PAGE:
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Walt Disney’s Female Employees File Sex Discrimination Lawsuit

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A group of women have accused Disney of sex discrimination in their lawsuit that demands equal pay for equal work.

Los Angeles, CAA group of current and former female employees at Walt Disney Co. claim they were paid at least $150 million less than men in similar middle-management positions, which violates the Fair Employment & Housing Act and California's Equal Pay Act.

In their California labor lawsuit filed in Los Angeles County Superior Court, the women demand equal pay for equal work and are hopeful that the judge will certify their four-year-old civil suit as a class action. About 12,500 current or former fulltime female Disney employees in California who held positions below the level of vice president from 2015 until the present may be affected.

According to the complaint posted by Deadline, plaintiffs LaRonda Rasmussen, Karen Moore, Virginia Eady-Marshall, Enny Joo, Rebecca Train, Amy Hutchins, Nancy Dolan, Pareja Sinn, Dawn Johnson and Chelsea Hanke, Disney “routinely underpays its female employees, passes them over for promotion, piles on extra work without additional compensation, and does not supply sufficient support staff to allow women to succeed at their jobs.”

The case was first filed in 2019 by LaRonda Rasmussen, a manager of product development for Disney. She claims that six men with the same title were paid between $16,000 to nearly $40,000 more than her. And a senior manager for Disney music publishing said she earned $25,000 less than male employees with similar job descriptions. And to top it off, The Guardian revealed that earlier this year, Abigail Disney, the great-niece of Walt Disney, publicly criticized the company’s chief executive, Bob Iger, for his $65.6m salary, saying it “deepened wealth inequality” and was “insane”.

Statistical Analysis

An analysis of Disney's human resource data from April 2015 through December 2022 conducted by David Neumark, a University of California Irvine professor and labor economist and gender pay gap expert, determined that female Disney employees were paid roughly 2% less than male counterparts. Neumark asked in his analysis if women at Disney receive lower annual salaries than similarly-situated men; If there was a difference, was it statistically significant; and do other potentially non-discriminatory factors fully account for the female pay penalty?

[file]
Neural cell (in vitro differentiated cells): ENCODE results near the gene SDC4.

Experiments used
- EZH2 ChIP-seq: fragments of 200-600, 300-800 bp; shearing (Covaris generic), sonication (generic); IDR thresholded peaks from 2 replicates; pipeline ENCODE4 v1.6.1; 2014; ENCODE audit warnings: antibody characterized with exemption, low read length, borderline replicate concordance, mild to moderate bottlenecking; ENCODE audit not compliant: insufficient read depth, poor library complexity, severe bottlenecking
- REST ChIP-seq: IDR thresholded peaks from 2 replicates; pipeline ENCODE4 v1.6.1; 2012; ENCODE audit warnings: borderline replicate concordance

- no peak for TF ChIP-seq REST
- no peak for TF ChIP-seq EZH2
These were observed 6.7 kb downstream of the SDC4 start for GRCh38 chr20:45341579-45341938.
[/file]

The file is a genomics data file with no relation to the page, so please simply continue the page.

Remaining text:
Commenting on Neumark’s report that Disney paid women 2% less than their male counterparts, the women said, “This finding is statistically significant — there is less than a one in one billion chance such results would be found in the absence of gender differences,” and noted that the disparity can be attributed to Disney considering prior salary in setting pay for new hires and putting the responsibility for setting starting pay with a small group of people.

In his report, Neumark found that the gender difference in starting pay from 2015 to 2017 was 4.36%, but after Disney stopped using the prior salary policy, starting pay disparities dropped to 1.3%.

According to Forbes, through October 2017, Disney’s compensation policies permitted a new hire’s prior pay to be considered in setting their starting pay at the company. But employers’ inquiring about previous work’s pay is at issue because women have historically been paid less than men and using salary history to determine compensation perpetuates the pay discrepancy problem. For instance, if a woman is underpaid in a previous job she could be forced to accept a lower wage, which will be difficult to catch up and achieve equal pay.

California Equal Pay Act

Effective January 1, 2018, the California Equal Pay Act has prohibited an employer from paying its employees less than employees of the opposite sex for equal work. And it prohibits employers, with one exception, from seeking applicants' salary history information and requiring employers to supply pay scales upon the request of an applicant.

However, Disney continued to collect current or prior salary information if it was provided by the candidate voluntarily and it would be shared with their compensation department. According to the complaint, “Disney also encouraged recruiters to ask about a candidate’s compensation expectations, as well as any compensation that would be ‘left on the table’ if they were to leave their current employer.” Disney allegedly used salary expectations in calculating offers to new hires until last year. According to Forbes, asking about salary expectations can hinder women because there’s evidence women ask for less pay than their male counterparts. To be equitable, wages need to be set according to objective criteria and not based on previous salary or job candidates’ ideas about what they should be paid.

The Disney class action lawsuit is LaRonda Rasmussen, et al. v. The Walt Disney Co. et al., Case No. 19STCV10974, in the Superior Court of the State of California, Los Angeles County.


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